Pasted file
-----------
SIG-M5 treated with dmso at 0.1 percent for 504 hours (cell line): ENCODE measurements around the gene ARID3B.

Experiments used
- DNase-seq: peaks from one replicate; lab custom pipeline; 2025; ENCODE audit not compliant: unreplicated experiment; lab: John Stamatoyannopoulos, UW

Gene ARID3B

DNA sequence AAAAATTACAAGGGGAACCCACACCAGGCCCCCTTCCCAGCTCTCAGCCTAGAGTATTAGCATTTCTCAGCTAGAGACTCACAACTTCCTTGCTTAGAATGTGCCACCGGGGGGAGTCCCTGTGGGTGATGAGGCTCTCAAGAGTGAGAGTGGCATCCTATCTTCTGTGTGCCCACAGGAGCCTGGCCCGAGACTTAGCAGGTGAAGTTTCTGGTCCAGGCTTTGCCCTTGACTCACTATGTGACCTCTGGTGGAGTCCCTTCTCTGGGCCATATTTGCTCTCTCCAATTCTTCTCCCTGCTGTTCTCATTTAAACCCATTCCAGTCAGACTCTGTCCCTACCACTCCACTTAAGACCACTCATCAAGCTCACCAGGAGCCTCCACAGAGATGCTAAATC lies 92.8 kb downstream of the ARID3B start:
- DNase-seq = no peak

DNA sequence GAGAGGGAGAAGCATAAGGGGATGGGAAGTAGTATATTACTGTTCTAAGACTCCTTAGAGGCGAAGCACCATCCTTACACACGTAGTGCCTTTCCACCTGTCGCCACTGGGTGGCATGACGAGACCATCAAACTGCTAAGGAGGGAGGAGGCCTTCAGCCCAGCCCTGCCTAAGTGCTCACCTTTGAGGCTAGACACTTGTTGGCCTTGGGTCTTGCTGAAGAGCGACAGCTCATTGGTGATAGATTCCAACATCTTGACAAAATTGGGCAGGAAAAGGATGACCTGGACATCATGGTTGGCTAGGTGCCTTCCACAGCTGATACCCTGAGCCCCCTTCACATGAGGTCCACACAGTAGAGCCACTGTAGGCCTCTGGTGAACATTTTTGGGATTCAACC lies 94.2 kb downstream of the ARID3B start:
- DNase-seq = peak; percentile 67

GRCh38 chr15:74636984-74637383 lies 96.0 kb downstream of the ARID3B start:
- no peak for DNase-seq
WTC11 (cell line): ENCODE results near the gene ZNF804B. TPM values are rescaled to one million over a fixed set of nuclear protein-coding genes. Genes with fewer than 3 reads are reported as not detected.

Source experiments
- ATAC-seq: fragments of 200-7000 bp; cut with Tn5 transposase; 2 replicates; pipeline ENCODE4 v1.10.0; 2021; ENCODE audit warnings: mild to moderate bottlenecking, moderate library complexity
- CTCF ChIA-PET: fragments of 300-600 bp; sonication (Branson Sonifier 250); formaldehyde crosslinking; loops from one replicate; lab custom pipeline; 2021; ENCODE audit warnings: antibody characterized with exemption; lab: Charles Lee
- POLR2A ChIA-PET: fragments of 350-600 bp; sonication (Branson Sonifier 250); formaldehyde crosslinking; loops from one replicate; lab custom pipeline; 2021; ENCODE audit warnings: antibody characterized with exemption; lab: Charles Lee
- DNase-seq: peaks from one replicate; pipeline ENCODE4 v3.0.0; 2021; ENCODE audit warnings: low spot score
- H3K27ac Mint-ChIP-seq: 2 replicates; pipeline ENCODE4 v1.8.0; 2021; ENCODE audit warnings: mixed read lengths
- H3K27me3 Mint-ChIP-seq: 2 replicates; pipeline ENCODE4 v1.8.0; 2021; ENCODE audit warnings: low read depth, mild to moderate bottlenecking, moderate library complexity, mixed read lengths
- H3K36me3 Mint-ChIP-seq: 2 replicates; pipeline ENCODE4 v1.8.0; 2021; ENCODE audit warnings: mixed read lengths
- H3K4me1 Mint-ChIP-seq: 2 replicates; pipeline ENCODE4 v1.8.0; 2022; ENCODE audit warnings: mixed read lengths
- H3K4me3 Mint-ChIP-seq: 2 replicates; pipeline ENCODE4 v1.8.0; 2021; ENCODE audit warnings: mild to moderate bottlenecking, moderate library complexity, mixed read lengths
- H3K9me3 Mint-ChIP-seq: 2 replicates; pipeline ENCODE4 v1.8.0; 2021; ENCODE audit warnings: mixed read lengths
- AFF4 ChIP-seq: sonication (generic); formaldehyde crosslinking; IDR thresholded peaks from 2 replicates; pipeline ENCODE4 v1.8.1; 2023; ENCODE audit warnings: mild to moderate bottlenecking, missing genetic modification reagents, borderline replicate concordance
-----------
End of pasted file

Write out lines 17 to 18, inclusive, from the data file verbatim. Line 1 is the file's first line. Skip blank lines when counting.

- H3K27ac Mint-ChIP-seq: 2 replicates; pipeline ENCODE4 v1.8.0; 2021; ENCODE audit warnings: mixed read lengths
- H3K27me3 Mint-ChIP-seq: 2 replicates; pipeline ENCODE4 v1.8.0; 2021; ENCODE audit warnings: low read depth, mild to moderate bottlenecking, moderate library complexity, mixed read lengths